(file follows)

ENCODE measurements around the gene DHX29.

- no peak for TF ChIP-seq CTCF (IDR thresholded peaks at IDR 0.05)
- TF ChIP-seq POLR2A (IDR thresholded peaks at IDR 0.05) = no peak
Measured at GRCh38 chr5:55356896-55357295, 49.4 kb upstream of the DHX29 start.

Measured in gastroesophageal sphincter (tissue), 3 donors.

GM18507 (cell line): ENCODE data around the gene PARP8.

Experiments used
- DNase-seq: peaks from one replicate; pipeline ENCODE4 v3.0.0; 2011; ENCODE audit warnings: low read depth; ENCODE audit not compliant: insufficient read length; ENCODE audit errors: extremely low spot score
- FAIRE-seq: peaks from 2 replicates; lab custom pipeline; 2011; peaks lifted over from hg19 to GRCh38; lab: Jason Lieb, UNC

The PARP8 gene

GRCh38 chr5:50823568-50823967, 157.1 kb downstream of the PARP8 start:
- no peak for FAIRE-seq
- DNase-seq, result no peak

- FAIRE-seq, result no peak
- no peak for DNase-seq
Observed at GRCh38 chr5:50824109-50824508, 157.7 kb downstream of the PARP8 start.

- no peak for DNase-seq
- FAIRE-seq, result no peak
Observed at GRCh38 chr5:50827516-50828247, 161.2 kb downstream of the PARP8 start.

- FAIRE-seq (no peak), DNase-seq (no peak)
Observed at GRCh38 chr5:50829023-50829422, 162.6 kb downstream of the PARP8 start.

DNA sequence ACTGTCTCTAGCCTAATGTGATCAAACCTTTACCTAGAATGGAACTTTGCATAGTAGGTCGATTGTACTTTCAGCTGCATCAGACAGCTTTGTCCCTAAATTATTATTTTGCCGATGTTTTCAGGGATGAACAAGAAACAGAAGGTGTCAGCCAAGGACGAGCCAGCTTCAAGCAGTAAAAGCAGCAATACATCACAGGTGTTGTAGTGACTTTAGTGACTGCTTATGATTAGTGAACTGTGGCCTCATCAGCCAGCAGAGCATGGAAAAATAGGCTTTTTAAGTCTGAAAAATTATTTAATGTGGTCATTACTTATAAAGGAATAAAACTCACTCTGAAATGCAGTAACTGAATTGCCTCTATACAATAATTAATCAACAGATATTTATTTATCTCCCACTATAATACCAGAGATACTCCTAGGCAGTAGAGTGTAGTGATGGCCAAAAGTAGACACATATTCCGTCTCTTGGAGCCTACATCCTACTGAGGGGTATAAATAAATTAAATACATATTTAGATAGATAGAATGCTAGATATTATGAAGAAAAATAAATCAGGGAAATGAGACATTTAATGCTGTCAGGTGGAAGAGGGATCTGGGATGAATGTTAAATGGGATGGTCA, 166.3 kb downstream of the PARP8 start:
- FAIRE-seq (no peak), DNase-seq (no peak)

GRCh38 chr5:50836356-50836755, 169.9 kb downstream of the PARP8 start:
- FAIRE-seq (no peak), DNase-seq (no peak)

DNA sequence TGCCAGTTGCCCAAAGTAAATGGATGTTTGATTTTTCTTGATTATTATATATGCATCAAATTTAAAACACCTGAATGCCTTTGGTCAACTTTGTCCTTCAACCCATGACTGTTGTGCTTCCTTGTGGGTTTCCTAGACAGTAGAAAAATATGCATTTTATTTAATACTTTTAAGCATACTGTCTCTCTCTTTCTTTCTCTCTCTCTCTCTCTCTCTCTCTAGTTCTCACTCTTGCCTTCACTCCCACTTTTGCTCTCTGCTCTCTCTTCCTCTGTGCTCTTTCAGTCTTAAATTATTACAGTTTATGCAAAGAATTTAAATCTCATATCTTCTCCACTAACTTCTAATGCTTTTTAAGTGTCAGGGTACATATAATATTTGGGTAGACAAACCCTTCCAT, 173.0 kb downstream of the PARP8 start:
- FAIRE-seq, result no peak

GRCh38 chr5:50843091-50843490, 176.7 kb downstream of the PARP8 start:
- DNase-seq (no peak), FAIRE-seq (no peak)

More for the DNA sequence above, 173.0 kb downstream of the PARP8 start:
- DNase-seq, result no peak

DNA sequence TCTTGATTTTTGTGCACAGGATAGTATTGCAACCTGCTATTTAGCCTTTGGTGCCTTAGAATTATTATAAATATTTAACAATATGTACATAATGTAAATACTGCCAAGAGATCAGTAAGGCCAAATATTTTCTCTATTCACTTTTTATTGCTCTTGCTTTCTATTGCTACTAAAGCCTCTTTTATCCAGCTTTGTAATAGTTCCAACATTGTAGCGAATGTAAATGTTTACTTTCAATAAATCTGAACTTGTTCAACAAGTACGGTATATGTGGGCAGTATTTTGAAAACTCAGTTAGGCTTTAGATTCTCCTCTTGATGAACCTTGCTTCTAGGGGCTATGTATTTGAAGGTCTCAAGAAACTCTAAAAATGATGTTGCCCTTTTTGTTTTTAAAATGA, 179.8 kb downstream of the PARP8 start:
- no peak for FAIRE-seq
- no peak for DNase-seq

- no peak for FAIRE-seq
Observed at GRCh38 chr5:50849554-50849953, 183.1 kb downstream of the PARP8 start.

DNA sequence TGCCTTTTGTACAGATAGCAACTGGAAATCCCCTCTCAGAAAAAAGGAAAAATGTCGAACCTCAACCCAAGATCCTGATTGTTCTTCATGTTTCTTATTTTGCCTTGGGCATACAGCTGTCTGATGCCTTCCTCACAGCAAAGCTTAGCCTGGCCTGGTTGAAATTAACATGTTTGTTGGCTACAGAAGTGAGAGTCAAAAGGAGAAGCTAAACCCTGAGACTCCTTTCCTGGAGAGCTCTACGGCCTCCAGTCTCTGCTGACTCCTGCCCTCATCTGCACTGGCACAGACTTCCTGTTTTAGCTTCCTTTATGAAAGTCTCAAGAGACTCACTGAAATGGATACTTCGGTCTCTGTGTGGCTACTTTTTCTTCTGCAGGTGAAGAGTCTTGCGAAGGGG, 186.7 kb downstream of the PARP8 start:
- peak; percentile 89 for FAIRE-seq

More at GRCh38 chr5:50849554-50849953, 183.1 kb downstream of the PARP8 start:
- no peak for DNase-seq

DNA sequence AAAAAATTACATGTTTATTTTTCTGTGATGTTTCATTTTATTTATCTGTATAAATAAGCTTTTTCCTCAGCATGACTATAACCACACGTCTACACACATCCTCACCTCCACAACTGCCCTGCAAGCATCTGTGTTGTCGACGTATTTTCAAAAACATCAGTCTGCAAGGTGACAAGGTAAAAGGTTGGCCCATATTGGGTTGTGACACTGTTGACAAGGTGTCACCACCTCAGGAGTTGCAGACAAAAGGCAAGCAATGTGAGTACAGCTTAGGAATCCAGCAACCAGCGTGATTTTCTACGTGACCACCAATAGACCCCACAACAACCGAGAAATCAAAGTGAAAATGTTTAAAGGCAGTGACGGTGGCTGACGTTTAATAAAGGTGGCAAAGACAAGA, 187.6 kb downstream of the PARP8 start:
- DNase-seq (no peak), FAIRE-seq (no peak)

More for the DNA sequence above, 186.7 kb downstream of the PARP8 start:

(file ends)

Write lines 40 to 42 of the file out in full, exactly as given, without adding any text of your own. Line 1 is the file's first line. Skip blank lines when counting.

- no peak for DNase-seq

DNA sequence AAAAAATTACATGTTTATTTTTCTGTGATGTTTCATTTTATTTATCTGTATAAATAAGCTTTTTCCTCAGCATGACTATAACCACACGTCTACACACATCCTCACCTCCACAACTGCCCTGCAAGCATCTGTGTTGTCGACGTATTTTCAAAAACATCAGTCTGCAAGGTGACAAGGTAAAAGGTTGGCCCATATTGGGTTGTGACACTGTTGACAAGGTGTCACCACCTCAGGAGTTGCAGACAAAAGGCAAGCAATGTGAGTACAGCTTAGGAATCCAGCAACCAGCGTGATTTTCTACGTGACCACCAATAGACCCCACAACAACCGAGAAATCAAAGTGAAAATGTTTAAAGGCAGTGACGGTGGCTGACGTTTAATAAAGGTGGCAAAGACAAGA, 187.6 kb downstream of the PARP8 start:
- DNase-seq (no peak), FAIRE-seq (no peak)